It's been a ho-hum year for Intel shareholders. Down about 3% year to date, it would be easy to lump Intel stock in with other tech laggards in 2015, but that would be a mistake. Despite its so-so yearly performance, something interesting has happened to Intel the last three months: Its stock price is up nearly 23%, as of this writing. Combined with its nearly 3% dividend yield, Intel has finally seemed to catch the eye of growth and income investors.
Intel CEO Brian Krzanich's strategic objective of transitioning the longtime PC chip king into a cloud and Internet of Things (IoT) leader is beginning to take hold. Just as importantly, investors seem to be slowly warming to the notion that Intel's future is not reliant on the slowing PC industry. Intel is about a lot more than PCs now, and based on recent sales data from its most important market, investors should expect a strong end to its year of transition.
Continue Reading Below
Survey saysThough a few regions around the world showed signs of weakness in server sales last quarter, overall, it was a banner Q3. The number of servers shipped in the third quarter climbed 9.2% to 2.76 million, and once again, longtime industry leader Hewlett-Packard led the way with 613,101 units, good for 22.2% of the market.
In large part thanks to a strong U.S. dollar, overall server revenue didn't climb quite as high as the shipment volume increase, but the 7.5% jump to $13.5 billion was nothing to sneeze at. Improving server sales are great for the HPs of the world, but what do they have to do with Intel's pending Q4 and fiscal 2015 earnings news slated for Jan. 13? A lot.
What's the big deal?It wasn't Intel's total revenue that sparked investor's interest the past few months. At $14.5 billion, sales were flat last quarter compared to the prior year's $14.6 billion, and earningsper share (EPS) actually declined 3% to $0.64.
The tepid revenue results were largely due to a 7% drop in Intel's client computing group revenue-- home to PC sales -- to $8.5 billion from last year's nearly $9.2 billion. That's the bad news. The good news is that despite the precipitous decline in its largest division as measured by sales, Intel was still able to post revenue results nearly equal to 2014's Q3. How Intel made up the revenue disparity, along with the aforementioned server sales improvement, is why investors should expect a strong fourth quarter.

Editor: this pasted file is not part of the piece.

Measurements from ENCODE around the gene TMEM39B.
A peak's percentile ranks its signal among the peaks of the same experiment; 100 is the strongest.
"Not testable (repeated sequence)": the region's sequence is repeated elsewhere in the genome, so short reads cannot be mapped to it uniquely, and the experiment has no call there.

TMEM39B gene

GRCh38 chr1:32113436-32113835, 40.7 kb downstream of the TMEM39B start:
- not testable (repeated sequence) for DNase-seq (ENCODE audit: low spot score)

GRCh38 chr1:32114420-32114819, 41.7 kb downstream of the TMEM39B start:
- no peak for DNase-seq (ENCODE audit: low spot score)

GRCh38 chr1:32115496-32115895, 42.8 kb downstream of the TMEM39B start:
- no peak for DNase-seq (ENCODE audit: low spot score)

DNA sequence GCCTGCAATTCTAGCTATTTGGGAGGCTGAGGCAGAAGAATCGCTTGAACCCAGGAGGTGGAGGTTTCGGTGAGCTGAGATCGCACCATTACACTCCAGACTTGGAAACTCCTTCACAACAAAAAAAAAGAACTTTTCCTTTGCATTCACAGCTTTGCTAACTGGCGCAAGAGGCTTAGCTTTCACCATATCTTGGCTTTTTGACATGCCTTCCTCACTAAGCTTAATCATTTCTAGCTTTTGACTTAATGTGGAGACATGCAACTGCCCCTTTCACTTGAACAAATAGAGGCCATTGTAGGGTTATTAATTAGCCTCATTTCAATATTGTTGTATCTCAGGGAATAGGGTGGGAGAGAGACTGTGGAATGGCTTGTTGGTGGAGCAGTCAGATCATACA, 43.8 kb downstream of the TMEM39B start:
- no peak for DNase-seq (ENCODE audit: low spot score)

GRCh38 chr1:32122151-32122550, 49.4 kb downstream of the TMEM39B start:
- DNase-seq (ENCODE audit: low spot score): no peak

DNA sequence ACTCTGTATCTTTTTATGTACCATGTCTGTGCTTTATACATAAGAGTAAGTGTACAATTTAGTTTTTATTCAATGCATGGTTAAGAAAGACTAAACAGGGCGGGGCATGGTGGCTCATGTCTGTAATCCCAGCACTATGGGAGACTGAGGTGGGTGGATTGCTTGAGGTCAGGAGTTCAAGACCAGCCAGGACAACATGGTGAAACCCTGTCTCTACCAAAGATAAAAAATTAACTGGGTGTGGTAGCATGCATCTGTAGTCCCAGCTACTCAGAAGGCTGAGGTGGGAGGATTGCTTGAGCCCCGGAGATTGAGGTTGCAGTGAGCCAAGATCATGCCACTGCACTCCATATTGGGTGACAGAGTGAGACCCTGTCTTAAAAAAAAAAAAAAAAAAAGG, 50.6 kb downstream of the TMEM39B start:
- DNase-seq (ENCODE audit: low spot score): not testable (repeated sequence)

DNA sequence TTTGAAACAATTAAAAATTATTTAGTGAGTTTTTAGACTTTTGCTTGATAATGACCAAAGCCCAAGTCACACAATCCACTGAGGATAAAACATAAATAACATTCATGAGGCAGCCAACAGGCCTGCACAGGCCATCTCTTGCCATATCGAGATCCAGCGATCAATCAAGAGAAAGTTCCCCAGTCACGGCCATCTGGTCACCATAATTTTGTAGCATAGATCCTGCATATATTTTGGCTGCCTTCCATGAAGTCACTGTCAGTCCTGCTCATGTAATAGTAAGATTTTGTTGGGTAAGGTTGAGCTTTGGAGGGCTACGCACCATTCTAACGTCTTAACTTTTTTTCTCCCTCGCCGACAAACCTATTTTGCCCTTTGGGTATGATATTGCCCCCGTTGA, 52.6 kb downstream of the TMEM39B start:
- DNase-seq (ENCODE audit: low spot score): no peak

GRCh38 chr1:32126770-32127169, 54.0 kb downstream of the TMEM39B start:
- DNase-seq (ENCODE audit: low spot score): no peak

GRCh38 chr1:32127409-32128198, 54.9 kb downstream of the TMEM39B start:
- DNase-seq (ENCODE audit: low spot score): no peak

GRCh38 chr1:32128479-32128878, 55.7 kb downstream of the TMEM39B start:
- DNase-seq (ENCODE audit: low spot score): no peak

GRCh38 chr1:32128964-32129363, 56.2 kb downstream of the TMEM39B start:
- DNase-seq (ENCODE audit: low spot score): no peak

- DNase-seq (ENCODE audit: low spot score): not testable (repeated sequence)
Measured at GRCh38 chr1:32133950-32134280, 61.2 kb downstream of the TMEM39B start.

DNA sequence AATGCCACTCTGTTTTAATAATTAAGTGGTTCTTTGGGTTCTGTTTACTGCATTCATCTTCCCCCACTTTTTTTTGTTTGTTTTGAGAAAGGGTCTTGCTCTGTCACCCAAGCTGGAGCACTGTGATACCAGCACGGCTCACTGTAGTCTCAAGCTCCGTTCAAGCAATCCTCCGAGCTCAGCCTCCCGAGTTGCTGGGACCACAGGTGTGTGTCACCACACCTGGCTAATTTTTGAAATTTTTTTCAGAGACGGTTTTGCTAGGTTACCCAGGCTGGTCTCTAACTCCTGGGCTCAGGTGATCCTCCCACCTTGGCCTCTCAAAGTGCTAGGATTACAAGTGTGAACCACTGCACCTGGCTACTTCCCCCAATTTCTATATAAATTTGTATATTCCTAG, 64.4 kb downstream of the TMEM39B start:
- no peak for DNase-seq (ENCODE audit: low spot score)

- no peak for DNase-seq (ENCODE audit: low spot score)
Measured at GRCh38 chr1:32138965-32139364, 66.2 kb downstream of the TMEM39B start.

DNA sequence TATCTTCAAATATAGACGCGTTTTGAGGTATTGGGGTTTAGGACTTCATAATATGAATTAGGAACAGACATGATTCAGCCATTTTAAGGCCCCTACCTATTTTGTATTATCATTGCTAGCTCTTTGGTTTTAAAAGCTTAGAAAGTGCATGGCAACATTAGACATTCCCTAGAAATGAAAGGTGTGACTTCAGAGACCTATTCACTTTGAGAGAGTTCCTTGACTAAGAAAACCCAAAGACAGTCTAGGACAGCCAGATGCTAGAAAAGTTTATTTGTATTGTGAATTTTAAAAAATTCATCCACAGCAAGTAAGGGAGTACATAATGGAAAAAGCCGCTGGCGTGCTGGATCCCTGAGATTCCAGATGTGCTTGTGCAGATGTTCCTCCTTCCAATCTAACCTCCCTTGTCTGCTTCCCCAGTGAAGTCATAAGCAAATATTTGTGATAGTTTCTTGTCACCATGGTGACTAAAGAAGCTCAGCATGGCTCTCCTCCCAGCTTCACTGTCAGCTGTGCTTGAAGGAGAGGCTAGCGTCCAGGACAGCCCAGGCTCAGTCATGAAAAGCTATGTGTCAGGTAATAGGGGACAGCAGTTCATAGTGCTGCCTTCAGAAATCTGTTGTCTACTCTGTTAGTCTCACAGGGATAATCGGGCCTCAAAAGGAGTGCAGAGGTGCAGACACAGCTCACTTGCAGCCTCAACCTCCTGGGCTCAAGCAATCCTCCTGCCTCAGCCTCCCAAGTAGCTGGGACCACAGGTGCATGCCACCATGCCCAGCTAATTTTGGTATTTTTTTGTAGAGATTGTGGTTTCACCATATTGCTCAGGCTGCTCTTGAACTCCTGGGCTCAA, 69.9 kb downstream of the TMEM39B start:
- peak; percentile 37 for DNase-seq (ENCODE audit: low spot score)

A brave new worldAs the shift to the cloud and IoT continues, the volume of information is increasing at a seemingly exponential rate, and that requires data centers with servers large enough and powerful enough to both house and utilize all of that data via detailed analytics. That's where Intel enters the picture. Last quarter's data center sales of $4.1 billion were a 12% improvement, and that went a long way toward making up the shortfall in PC-related revenue.
On a smaller scale, Intel's IoT unit also climbed double digits last quarter to $581 million. Combined, data center and IoT make up a larger piece of Intel's total revenue pie, further distancing it from the waning fortunes of the PC market. And with the $16.7 billion acquisition of Altera in the wings -- a deal seen as yet another step to bolster its already dominant data center market position -- Intel's future in server chip sales looks awfully strong.
With server sales on the rise and Altera on deck to strengthen Intel's data center market position even further, 2016 is shaping up to be a stellar year. But investors won't have to wait a year or more for Intel to deliver where it counts, because a strong Q4 is on the horizon.
The article Intel Corporation: Why Investors Should Expect a Strong Q4 originally appeared on Fool.com.
Tim Brugger has no position in any stocks mentioned. The Motley Fool recommends Intel. Try any of our Foolish newsletter services free for 30 days. We Fools may not all hold the same opinions, but we all believe that considering a diverse range of insights makes us better investors. The Motley Fool has a disclosure policy.
Copyright 1995 - 2015 The Motley Fool, LLC. All rights reserved. The Motley Fool has a disclosure policy.